Friday, December 21, 2012

Navy SEAL's bush sword

This was an interesting project. I was contacted by a Navy SEAL who wanted a blade. He had come across my website and liked a bush sword I had made that was inspired by a Thailand machete I had seen in an article in Tactical Knives magazine. I still had that bush sword, with a neon orange paracord wrap. As we discussed things, we considered re-wrapping the handle in colors more appropriate to covert operations, but ultimately I recommended that he let me build a new one from scratch since I make my military blades a bit stouter than general-use blades. Also, he wanted the top edge of the clip fully sharpened and the original only had a false edge. I suggested the possibility of a Micarta handle on a full tang, but he liked the integral socket handle idea.

So going from my first take on the blade here:

I forged out this 16" blade from 1/4" 5160 and triple normalized it:

After eating the scale off with an overnight soak in vinegar, I ground and filed in the bevels.

After that came a triple hardening cycle in canola oil and a triple tempering cycle in my kiln.

Since this may be going into some pretty hairy situations, I took an extra step after the third tempering cycle and differentially tempered using a pair of tempering tongs to heat the spine and make it tougher. I alse drew the tip back a bit extra, with the thought that a slightly bent tip is more useful than one that's broken off in a dire situation.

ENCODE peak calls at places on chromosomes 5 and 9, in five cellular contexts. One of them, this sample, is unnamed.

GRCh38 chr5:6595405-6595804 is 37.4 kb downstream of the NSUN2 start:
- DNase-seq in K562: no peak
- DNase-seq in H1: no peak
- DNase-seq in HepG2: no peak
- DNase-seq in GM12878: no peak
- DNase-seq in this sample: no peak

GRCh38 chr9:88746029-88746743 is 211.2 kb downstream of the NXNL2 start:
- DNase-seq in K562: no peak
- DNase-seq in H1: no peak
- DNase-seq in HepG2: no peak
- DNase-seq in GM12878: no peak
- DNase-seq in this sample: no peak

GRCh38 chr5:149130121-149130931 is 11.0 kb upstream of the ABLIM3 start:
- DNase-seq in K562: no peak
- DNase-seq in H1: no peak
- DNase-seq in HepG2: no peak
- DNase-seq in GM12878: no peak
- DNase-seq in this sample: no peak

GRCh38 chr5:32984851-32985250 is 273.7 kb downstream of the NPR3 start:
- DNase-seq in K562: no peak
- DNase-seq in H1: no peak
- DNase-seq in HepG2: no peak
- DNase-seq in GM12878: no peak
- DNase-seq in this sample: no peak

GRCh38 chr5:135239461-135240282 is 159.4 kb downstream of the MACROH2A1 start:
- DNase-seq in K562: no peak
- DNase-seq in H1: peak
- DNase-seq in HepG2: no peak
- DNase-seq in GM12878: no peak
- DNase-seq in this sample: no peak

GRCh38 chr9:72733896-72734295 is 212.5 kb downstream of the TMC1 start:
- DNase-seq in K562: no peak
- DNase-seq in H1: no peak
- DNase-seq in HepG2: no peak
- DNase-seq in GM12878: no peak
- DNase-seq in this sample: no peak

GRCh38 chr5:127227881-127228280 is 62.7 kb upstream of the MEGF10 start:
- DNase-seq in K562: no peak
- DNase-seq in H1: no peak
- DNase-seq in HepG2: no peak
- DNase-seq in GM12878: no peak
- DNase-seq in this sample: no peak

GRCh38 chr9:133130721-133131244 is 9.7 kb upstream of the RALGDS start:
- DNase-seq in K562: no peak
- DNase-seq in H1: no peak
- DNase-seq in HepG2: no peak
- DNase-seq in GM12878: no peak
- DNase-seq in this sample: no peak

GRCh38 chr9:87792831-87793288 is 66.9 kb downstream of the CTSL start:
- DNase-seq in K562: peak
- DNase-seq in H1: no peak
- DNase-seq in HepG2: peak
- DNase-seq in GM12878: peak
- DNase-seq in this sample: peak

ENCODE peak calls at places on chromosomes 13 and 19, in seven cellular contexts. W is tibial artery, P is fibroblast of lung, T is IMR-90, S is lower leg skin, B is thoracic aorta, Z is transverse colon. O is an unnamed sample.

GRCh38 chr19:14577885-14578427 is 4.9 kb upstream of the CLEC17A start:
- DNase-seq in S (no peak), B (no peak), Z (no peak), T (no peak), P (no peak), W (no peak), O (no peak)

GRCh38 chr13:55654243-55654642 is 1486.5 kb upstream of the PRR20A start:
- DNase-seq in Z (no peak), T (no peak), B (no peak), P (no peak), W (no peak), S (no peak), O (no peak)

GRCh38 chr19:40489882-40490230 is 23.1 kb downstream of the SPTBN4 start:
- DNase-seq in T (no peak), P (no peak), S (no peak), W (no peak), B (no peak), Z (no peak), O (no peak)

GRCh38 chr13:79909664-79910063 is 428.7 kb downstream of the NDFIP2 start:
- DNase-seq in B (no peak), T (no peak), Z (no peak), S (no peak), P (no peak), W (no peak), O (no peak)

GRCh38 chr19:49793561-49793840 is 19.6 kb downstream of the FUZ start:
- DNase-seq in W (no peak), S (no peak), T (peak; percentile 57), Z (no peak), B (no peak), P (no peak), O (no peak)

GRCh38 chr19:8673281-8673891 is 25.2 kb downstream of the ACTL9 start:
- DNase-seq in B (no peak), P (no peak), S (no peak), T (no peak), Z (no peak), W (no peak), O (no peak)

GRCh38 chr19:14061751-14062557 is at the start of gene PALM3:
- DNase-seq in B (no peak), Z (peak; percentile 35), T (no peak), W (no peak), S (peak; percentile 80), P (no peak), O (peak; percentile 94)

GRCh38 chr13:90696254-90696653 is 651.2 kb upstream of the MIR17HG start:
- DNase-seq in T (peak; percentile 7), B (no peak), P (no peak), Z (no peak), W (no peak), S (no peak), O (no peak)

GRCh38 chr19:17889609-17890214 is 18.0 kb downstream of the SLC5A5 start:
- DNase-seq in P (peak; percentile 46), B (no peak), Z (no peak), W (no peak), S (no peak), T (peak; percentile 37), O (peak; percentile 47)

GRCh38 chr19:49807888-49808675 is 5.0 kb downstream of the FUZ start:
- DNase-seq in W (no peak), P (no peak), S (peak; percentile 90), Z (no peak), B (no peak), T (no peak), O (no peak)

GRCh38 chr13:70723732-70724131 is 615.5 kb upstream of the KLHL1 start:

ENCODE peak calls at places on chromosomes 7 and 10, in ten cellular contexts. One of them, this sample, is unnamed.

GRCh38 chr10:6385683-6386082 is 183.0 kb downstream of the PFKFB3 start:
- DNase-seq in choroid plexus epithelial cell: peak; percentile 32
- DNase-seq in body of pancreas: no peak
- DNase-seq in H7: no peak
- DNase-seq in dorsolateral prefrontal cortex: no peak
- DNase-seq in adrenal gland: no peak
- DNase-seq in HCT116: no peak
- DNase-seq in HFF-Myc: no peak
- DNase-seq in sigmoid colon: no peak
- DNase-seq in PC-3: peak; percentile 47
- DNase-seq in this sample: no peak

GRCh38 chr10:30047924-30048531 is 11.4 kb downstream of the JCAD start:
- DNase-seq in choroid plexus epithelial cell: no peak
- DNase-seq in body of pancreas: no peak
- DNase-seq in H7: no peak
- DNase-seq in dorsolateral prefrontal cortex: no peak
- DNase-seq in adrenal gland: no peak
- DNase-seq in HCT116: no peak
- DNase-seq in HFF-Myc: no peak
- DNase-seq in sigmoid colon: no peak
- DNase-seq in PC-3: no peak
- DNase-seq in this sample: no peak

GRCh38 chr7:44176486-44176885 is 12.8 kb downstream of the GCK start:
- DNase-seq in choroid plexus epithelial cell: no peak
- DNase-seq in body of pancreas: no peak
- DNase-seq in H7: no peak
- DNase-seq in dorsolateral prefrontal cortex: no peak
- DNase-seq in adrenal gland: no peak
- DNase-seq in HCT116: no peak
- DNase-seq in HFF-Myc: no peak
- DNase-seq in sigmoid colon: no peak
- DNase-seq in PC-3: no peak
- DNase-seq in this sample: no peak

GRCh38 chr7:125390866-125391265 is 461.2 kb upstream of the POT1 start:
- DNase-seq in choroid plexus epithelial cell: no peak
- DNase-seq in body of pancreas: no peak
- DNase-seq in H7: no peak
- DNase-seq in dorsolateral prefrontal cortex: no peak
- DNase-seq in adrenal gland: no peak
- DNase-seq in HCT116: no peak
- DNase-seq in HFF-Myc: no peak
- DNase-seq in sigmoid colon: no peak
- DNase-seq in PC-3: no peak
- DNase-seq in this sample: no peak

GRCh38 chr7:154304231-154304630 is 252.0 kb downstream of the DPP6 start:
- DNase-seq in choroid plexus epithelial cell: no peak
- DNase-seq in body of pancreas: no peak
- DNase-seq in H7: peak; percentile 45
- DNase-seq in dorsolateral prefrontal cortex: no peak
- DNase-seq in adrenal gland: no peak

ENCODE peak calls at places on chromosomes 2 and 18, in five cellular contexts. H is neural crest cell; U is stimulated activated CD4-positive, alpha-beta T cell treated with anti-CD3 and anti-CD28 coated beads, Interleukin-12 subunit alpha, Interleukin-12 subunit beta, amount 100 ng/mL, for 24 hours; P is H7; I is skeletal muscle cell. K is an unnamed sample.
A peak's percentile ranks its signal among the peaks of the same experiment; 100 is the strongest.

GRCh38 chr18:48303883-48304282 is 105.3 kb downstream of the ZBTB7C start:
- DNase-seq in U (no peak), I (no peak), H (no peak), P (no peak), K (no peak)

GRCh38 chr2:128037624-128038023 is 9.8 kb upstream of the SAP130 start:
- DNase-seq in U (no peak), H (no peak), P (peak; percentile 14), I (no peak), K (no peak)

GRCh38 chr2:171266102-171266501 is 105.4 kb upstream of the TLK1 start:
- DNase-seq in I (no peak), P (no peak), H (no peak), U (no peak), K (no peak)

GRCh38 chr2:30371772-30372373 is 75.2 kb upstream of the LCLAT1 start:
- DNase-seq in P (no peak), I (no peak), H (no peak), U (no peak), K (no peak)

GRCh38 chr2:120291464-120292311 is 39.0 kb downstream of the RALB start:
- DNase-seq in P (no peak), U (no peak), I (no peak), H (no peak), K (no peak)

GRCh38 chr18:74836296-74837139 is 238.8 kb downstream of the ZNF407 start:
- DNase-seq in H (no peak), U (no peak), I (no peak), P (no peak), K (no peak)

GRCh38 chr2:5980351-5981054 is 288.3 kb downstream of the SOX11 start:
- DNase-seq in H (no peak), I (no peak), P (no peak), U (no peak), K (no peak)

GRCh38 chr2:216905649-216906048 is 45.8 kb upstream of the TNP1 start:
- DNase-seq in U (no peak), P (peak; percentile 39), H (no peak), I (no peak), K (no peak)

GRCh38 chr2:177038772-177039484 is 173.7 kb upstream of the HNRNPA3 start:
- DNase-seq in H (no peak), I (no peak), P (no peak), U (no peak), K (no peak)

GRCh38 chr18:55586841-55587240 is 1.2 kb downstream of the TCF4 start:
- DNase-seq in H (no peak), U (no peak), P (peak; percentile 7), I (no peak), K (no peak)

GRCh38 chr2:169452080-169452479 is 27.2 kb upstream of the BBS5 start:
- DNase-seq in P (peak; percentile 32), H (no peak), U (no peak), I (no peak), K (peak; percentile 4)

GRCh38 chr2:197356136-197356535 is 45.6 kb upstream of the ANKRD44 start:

Given that he wasn't sure whether he'd be carrying it into a desert place or one with more vegetation, we decided on a color scheme that could work in either place. The main wrap is olive drab and the two-strand Turk's head knots are in coyote brown. After the wrap, it was impregnated with Minwax Wood Hardener. Somehow or other, I didn't do my wrap correctly and had some small gaps between coils that I didn't see until it was already sealed. I don't think I've seen that before. So I cut off this wrap and redid it.

After that, I built the Kydex sheath for it. We decided on a digital woodland camo pattern that had enough mix of green and brown to blend well with a variety of environments. A pair of MOLLE locks and a whole lot of grommets gives plenty of options on carrying it.

After that it went to fellow knifemaker and leatherworker Luke Swenson, who's an all right fellow for a grinder guy. :D He made a leather rig with a detachable shoulder strap and carrying frog. After I got it back, I sharpened things up and got the final pictures before mailing it out.

This was like making the machete/Bowie from Predator, but a thousand times cooler because it's going to a real special forces hero instead of actors. :D

The SEAL e-mailed me, "Tested it out last night, safe to say that one section of the Christmas tree is decidedly much barer now. Haha"

I don't think I've had a bad or rude customer, but he's been the most polite. I asked him if that was his SEAL training or his raisings, and he says it's his raising.

1 comment:

  1. Can only imagine where this sword & sheath combo will travel in the next few years. Luke Swenson did an awesome job including the trident on the sheath......